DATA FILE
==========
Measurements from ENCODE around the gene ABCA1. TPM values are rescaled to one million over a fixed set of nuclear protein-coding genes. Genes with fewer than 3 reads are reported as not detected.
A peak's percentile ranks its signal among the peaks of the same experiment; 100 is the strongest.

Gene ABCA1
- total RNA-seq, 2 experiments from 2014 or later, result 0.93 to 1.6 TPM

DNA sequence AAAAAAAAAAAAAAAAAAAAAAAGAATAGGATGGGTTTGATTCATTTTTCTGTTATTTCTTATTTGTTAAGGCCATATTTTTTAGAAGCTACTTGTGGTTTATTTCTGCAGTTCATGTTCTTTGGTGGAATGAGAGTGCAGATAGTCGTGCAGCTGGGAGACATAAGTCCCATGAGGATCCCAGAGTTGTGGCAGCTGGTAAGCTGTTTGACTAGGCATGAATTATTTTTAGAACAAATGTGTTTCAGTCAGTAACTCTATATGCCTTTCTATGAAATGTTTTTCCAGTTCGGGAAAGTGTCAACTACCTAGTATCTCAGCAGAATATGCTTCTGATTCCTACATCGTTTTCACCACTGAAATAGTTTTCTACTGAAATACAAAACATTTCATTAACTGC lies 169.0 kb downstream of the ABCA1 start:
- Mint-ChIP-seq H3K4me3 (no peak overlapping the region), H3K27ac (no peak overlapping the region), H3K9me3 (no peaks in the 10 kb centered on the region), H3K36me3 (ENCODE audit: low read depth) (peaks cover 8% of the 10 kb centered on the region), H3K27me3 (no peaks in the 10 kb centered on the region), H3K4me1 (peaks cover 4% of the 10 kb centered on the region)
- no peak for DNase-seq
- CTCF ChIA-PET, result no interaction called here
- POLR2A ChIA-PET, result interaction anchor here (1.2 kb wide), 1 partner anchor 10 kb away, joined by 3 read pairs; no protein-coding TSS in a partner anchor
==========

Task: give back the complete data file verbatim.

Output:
Measurements from ENCODE around the gene ABCA1. TPM values are rescaled to one million over a fixed set of nuclear protein-coding genes. Genes with fewer than 3 reads are reported as not detected.
A peak's percentile ranks its signal among the peaks of the same experiment; 100 is the strongest.

Gene ABCA1
- total RNA-seq, 2 experiments from 2014 or later, result 0.93 to 1.6 TPM

DNA sequence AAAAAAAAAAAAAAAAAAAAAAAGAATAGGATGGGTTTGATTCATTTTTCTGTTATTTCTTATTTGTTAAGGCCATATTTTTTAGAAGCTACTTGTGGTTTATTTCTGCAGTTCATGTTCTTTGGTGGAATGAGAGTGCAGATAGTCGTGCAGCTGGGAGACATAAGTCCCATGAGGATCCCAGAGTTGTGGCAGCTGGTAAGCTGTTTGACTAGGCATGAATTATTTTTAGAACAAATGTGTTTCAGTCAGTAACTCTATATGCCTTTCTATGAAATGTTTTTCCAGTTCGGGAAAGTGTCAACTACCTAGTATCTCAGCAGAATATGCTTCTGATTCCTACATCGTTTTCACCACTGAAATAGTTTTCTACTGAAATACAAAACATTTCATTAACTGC lies 169.0 kb downstream of the ABCA1 start:
- Mint-ChIP-seq H3K4me3 (no peak overlapping the region), H3K27ac (no peak overlapping the region), H3K9me3 (no peaks in the 10 kb centered on the region), H3K36me3 (ENCODE audit: low read depth) (peaks cover 8% of the 10 kb centered on the region), H3K27me3 (no peaks in the 10 kb centered on the region), H3K4me1 (peaks cover 4% of the 10 kb centered on the region)
- no peak for DNase-seq
- CTCF ChIA-PET, result no interaction called here
- POLR2A ChIA-PET, result interaction anchor here (1.2 kb wide), 1 partner anchor 10 kb away, joined by 3 read pairs; no protein-coding TSS in a partner anchor